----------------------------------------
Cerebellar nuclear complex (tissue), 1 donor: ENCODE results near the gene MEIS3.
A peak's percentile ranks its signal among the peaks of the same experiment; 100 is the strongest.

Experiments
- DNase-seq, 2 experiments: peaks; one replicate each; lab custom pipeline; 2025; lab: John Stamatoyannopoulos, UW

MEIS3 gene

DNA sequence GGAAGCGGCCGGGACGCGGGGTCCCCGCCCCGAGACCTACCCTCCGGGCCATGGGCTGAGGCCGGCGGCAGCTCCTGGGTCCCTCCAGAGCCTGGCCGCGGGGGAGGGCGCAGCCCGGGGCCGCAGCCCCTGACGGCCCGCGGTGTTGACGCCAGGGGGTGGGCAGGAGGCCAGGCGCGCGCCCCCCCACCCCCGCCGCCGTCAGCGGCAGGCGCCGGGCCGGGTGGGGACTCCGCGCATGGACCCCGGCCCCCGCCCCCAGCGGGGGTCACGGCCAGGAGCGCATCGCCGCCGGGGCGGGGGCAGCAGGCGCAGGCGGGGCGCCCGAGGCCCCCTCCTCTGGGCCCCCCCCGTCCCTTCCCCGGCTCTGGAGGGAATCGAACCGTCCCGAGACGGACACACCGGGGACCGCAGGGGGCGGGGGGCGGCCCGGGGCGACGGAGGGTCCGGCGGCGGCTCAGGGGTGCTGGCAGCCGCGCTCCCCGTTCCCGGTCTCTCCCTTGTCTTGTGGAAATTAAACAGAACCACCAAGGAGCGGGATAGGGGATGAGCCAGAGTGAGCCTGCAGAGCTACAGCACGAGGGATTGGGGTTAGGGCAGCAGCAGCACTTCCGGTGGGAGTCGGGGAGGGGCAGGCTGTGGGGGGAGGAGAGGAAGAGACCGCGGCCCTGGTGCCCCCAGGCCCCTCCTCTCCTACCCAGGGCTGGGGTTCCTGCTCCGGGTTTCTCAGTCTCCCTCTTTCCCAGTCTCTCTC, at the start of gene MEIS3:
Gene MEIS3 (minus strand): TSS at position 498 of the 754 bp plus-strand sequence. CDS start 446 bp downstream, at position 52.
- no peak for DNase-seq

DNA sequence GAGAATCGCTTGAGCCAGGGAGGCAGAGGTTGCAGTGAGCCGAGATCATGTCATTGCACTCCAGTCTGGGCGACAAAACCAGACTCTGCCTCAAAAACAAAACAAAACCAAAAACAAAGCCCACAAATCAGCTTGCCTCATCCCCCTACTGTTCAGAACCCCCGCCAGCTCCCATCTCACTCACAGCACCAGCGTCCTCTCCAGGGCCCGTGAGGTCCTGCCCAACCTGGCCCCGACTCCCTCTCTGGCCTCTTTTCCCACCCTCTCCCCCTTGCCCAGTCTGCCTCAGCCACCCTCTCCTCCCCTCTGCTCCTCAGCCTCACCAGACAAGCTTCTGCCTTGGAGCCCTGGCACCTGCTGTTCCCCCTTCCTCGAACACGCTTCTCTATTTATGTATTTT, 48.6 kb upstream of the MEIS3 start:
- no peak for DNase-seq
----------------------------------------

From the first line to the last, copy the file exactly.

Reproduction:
Cerebellar nuclear complex (tissue), 1 donor: ENCODE results near the gene MEIS3.
A peak's percentile ranks its signal among the peaks of the same experiment; 100 is the strongest.

Experiments
- DNase-seq, 2 experiments: peaks; one replicate each; lab custom pipeline; 2025; lab: John Stamatoyannopoulos, UW

MEIS3 gene

DNA sequence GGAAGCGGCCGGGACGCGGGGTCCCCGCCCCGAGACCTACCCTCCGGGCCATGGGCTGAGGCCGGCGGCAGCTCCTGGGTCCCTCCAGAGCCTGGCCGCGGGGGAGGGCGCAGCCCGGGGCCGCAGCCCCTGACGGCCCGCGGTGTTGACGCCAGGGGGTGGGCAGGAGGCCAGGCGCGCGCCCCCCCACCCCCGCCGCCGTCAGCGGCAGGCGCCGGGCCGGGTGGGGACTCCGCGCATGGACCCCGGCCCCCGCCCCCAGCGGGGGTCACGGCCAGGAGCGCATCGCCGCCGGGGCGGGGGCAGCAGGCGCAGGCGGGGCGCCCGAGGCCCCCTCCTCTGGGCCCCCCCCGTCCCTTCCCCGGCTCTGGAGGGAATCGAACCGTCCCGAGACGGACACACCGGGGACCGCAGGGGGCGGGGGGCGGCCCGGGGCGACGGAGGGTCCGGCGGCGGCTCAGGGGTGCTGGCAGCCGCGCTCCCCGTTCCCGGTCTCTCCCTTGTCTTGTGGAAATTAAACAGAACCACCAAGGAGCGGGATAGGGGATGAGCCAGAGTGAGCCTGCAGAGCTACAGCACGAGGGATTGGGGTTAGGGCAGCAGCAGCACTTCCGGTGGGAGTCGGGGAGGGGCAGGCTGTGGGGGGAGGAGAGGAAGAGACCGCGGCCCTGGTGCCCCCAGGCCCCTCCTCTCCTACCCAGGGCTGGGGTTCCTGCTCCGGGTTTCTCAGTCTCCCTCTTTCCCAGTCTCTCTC, at the start of gene MEIS3:
Gene MEIS3 (minus strand): TSS at position 498 of the 754 bp plus-strand sequence. CDS start 446 bp downstream, at position 52.
- no peak for DNase-seq

DNA sequence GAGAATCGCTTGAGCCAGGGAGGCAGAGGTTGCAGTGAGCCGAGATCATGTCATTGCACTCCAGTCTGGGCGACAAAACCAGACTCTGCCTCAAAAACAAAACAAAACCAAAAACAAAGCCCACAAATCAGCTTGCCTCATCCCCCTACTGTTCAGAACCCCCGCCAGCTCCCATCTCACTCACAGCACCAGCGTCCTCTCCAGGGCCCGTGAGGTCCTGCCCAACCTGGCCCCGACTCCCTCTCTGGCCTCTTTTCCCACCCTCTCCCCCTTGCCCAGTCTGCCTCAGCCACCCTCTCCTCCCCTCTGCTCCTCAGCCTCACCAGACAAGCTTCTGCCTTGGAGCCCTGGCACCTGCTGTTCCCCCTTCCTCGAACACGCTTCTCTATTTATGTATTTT, 48.6 kb upstream of the MEIS3 start:
- no peak for DNase-seq